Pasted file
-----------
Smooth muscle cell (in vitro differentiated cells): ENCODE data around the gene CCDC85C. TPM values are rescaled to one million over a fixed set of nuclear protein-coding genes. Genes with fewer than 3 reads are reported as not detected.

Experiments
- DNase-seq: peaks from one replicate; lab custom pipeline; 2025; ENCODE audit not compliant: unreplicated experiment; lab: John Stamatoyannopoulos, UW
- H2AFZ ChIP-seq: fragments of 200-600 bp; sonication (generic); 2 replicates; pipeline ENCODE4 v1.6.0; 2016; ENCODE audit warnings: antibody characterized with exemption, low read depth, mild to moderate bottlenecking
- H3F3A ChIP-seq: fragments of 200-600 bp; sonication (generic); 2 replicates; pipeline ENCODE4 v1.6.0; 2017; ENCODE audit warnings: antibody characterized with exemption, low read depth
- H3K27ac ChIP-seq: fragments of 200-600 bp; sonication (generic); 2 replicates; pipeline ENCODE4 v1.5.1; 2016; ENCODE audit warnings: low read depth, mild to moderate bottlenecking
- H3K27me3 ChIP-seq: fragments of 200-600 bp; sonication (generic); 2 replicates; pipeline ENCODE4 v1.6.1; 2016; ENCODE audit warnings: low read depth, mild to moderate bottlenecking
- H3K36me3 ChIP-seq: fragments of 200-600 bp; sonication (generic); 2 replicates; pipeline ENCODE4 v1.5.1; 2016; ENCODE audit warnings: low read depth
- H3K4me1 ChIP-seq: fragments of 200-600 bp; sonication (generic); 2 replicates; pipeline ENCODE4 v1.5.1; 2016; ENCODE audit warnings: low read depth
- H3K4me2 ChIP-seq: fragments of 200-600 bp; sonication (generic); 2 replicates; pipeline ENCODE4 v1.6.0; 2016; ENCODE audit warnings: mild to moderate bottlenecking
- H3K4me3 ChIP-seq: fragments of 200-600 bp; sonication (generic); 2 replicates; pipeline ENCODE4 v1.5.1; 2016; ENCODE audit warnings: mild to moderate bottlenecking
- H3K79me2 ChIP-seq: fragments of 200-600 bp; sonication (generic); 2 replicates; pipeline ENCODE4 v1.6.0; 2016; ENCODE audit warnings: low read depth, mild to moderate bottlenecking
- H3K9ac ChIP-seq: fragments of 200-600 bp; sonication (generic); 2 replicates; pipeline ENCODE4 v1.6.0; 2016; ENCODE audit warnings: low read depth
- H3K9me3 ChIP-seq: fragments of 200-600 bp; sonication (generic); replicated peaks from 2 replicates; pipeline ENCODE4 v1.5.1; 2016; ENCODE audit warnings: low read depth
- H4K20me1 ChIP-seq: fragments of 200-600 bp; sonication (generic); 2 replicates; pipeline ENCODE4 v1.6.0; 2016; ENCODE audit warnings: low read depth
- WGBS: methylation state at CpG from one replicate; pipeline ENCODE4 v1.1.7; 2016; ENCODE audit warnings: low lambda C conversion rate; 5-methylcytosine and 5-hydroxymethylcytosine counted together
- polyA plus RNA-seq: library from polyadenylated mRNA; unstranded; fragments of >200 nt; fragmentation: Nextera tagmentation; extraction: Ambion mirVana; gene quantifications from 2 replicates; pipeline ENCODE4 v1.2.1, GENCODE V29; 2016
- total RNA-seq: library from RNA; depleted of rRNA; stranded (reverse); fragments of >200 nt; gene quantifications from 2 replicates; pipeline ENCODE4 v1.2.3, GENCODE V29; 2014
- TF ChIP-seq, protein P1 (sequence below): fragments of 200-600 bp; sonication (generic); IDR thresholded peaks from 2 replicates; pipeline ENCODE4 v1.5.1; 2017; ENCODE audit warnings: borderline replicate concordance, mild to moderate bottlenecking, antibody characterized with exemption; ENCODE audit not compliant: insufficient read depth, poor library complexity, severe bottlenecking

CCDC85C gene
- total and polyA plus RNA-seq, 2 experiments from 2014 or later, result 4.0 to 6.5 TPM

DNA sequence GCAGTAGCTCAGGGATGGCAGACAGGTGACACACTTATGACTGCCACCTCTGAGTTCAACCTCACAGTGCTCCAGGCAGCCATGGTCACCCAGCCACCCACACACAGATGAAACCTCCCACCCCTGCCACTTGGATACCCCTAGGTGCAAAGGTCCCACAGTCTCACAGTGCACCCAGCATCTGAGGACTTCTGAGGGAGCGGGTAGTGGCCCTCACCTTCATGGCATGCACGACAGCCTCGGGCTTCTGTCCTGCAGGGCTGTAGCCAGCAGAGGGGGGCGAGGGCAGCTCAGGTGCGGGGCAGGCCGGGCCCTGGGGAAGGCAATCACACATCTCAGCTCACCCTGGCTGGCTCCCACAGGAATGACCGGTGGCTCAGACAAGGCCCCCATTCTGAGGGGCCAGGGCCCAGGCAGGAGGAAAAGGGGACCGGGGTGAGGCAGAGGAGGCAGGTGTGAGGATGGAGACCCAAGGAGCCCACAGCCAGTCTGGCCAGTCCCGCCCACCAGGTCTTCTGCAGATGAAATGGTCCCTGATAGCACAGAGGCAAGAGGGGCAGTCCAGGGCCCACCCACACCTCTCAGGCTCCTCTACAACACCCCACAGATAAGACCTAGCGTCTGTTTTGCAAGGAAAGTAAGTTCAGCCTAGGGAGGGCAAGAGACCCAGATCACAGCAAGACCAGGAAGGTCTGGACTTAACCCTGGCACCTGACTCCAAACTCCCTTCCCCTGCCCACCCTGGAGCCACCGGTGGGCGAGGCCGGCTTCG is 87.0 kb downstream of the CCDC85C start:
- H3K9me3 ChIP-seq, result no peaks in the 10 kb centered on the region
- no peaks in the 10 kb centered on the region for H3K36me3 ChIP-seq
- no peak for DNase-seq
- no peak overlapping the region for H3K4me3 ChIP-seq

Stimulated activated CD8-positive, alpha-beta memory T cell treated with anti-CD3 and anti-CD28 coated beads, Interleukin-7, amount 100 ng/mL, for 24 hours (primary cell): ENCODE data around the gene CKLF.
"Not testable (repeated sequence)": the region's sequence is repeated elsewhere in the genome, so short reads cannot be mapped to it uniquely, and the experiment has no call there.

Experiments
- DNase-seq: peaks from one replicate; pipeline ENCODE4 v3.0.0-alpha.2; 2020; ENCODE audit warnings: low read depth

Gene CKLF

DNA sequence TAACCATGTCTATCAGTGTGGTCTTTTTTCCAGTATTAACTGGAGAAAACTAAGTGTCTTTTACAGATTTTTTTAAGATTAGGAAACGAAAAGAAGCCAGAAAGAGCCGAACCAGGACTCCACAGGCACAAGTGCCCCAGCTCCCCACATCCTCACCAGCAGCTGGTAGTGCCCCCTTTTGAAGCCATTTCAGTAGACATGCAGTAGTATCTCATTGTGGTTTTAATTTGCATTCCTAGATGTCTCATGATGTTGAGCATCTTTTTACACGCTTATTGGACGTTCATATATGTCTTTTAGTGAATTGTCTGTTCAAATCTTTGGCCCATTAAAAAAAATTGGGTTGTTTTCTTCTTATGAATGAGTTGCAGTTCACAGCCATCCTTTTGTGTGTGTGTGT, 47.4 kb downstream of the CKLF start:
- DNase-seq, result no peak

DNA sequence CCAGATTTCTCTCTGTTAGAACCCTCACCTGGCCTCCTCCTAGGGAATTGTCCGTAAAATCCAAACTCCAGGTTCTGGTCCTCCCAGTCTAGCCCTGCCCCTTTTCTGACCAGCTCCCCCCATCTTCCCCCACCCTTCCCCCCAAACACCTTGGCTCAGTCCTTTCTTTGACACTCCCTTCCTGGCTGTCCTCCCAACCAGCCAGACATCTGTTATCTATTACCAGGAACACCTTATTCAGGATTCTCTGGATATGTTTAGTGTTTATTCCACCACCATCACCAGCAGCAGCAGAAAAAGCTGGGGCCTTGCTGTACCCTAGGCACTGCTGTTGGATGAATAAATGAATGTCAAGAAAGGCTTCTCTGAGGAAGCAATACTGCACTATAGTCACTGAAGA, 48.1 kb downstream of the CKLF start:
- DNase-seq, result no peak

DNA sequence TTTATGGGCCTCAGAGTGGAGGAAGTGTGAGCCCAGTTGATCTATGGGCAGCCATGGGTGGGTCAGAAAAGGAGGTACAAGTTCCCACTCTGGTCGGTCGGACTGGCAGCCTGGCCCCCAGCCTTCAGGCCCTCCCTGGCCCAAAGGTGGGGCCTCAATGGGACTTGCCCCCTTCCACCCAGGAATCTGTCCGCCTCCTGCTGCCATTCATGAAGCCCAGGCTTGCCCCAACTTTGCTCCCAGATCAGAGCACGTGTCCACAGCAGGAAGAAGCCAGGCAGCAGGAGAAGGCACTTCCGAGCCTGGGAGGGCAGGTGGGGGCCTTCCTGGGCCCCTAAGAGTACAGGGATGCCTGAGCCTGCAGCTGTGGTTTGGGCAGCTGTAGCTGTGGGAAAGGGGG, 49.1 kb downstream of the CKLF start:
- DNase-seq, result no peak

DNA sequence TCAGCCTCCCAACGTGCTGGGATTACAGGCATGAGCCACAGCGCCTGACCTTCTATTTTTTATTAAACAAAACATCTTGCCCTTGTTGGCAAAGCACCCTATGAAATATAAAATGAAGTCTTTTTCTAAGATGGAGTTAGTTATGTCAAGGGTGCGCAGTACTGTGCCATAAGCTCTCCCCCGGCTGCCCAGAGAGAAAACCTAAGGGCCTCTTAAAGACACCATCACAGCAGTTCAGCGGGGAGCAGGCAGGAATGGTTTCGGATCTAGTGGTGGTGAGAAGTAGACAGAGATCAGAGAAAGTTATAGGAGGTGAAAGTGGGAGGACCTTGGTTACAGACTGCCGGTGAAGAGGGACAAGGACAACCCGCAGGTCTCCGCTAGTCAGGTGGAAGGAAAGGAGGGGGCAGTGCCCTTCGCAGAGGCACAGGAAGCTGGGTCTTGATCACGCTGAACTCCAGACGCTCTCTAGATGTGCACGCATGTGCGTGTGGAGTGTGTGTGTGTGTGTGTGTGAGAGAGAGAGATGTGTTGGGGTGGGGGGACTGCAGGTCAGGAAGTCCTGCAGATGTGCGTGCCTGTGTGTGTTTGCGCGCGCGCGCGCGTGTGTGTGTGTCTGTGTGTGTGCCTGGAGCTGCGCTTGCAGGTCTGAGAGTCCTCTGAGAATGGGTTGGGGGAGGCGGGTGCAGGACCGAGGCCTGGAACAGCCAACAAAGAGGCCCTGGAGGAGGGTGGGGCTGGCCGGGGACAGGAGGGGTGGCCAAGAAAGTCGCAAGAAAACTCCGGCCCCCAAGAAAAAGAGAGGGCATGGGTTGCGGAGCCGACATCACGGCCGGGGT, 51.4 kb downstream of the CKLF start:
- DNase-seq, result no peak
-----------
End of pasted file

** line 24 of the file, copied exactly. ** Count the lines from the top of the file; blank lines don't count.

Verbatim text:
- no peaks in the 10 kb centered on the region for H3K36me3 ChIP-seq